Question about Insignia I-LC23Q1 23 in. HD-Ready LCD Television

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Connect LCD TV to Mac G4 to use as monitor

I have a Mac G4, which has a VGA monitor port as well as a DVI. I bought an Insignia 15" LCD HDTV that has a PC RGB monitor port and came with a cable. The cable will connect the Mac VGA port and the PC port on the TV but all I get is a VGA No Support signal on the TV. Are they incompatible? Am I missing some kind of software that I need? The G4 worked fine when connected to my old fashioned monitor.

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  • Anonymous Jan 02, 2009

    llllll

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4 Suggested Answers

SOURCE: Insignia LCD TV won't recognize computer input...

i lowered my resolution and now it works perfect

Posted on Aug 11, 2008

  • 458 Answers

SOURCE: RGB port

A VGA & RGB port is the same thing. RGB is Red/ Green/ Blue for seperate input & VGA the video graphics array which does the same thing.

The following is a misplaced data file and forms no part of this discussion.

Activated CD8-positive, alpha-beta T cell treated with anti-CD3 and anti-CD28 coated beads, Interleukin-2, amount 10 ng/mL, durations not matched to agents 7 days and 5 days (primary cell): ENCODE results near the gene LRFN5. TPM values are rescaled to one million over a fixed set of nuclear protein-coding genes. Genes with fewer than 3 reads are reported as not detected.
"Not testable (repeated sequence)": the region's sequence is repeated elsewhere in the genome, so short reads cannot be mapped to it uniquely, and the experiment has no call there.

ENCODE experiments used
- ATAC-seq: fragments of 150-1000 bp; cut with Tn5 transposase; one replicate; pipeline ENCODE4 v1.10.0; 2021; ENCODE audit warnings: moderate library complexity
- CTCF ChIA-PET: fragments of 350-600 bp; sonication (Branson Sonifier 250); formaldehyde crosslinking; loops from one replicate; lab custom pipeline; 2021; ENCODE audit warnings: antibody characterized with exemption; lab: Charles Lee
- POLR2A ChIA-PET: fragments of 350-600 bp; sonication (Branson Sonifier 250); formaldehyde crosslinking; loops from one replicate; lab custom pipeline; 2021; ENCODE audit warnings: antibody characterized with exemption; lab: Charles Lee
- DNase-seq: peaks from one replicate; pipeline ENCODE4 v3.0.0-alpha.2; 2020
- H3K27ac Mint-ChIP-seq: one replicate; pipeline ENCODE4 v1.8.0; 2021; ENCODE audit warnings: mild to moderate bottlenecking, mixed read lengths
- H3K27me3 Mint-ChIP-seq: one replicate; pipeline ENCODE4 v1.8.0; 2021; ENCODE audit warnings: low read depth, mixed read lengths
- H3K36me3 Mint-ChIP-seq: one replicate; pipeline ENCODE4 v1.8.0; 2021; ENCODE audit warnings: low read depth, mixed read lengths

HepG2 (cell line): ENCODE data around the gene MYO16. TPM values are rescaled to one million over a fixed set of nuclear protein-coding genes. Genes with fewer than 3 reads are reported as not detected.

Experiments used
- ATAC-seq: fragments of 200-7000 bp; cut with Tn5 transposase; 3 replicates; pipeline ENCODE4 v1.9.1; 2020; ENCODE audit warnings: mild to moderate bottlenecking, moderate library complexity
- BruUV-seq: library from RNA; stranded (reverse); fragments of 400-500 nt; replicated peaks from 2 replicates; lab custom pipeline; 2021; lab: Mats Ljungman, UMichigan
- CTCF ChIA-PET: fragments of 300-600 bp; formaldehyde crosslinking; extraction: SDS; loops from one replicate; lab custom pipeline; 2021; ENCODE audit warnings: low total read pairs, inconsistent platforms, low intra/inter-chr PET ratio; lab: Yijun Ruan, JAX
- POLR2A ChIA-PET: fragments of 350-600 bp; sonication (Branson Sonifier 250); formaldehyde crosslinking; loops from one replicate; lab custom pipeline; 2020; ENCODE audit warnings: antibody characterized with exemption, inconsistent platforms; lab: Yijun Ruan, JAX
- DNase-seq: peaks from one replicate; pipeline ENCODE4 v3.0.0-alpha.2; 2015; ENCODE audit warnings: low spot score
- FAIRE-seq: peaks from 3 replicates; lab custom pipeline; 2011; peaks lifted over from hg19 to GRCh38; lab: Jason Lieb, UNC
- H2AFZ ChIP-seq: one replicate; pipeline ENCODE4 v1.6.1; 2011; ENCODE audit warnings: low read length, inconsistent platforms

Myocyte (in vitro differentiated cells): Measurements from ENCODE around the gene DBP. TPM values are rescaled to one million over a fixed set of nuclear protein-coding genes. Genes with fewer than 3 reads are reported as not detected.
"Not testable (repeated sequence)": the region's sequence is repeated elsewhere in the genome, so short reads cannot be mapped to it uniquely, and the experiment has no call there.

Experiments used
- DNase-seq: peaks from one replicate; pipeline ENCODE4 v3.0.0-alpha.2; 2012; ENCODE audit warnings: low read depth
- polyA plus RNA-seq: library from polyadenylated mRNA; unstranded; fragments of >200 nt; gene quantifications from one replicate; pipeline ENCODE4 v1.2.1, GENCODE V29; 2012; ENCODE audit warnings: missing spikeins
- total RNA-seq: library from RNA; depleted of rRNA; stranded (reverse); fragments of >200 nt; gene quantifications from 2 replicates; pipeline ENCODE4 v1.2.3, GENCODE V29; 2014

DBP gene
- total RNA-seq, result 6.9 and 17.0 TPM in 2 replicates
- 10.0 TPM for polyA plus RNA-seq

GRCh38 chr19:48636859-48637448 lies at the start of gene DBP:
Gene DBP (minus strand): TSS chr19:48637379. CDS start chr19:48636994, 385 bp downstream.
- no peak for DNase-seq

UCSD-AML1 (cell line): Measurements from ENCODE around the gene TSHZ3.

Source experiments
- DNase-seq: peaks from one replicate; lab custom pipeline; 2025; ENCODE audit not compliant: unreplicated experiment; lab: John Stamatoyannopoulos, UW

A DVi is an entirely different type of input port for digital input where your VGA port is more for analogue type inputs

Posted on Jul 13, 2009

SOURCE: trouble connecting Insignia HDTV 19" to my macbook pro

One of the first things you may notice about your new big-screen HDTV is that it has more connections for video than your old TV ever dreamed about. It probably has two or three HDMI connections, maybe a DVI connector, a VGA connector, and at least one component video connection. And those are just the connections most commonly used for high definition.
It’s shame to let all those connections go to waste. Your Mac just happens to be sitting nearby; why not hook it up to your new HDTV? It's actually a pretty easy task. A few lucky souls won't even need an adapter; for the rest of us, at least one adapter will be necessary.